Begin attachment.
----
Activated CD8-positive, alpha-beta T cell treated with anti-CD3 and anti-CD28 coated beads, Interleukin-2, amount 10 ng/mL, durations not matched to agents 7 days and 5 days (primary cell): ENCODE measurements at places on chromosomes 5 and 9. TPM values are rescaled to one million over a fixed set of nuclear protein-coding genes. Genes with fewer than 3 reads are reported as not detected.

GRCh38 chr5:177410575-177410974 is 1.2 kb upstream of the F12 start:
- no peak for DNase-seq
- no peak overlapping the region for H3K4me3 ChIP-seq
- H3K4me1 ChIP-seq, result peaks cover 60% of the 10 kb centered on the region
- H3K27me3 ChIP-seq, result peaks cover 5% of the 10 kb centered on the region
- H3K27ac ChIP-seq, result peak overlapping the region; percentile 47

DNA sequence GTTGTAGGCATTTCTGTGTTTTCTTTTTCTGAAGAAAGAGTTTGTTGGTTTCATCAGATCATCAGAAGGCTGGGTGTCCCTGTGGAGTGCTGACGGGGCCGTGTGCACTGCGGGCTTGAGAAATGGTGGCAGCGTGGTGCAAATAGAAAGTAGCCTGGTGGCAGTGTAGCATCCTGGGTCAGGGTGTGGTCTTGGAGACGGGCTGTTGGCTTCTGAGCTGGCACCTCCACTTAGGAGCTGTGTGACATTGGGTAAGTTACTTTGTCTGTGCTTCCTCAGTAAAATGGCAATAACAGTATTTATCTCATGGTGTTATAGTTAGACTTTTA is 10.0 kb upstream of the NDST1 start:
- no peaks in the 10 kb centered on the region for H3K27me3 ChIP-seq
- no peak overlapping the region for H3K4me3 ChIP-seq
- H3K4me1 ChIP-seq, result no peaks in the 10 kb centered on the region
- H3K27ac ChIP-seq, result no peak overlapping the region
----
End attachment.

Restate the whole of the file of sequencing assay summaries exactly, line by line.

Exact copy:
Activated CD8-positive, alpha-beta T cell treated with anti-CD3 and anti-CD28 coated beads, Interleukin-2, amount 10 ng/mL, durations not matched to agents 7 days and 5 days (primary cell): ENCODE measurements at places on chromosomes 5 and 9. TPM values are rescaled to one million over a fixed set of nuclear protein-coding genes. Genes with fewer than 3 reads are reported as not detected.

GRCh38 chr5:177410575-177410974 is 1.2 kb upstream of the F12 start:
- no peak for DNase-seq
- no peak overlapping the region for H3K4me3 ChIP-seq
- H3K4me1 ChIP-seq, result peaks cover 60% of the 10 kb centered on the region
- H3K27me3 ChIP-seq, result peaks cover 5% of the 10 kb centered on the region
- H3K27ac ChIP-seq, result peak overlapping the region; percentile 47

DNA sequence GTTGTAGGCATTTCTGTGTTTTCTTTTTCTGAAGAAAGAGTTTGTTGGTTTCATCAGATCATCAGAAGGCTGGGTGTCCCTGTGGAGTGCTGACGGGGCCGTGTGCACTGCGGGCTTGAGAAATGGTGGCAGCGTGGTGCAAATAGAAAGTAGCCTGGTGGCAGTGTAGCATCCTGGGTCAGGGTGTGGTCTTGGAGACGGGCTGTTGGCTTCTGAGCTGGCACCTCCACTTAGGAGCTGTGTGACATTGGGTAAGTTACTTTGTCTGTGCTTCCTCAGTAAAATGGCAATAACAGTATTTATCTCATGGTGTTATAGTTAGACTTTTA is 10.0 kb upstream of the NDST1 start:
- no peaks in the 10 kb centered on the region for H3K27me3 ChIP-seq
- no peak overlapping the region for H3K4me3 ChIP-seq
- H3K4me1 ChIP-seq, result no peaks in the 10 kb centered on the region
- H3K27ac ChIP-seq, result no peak overlapping the region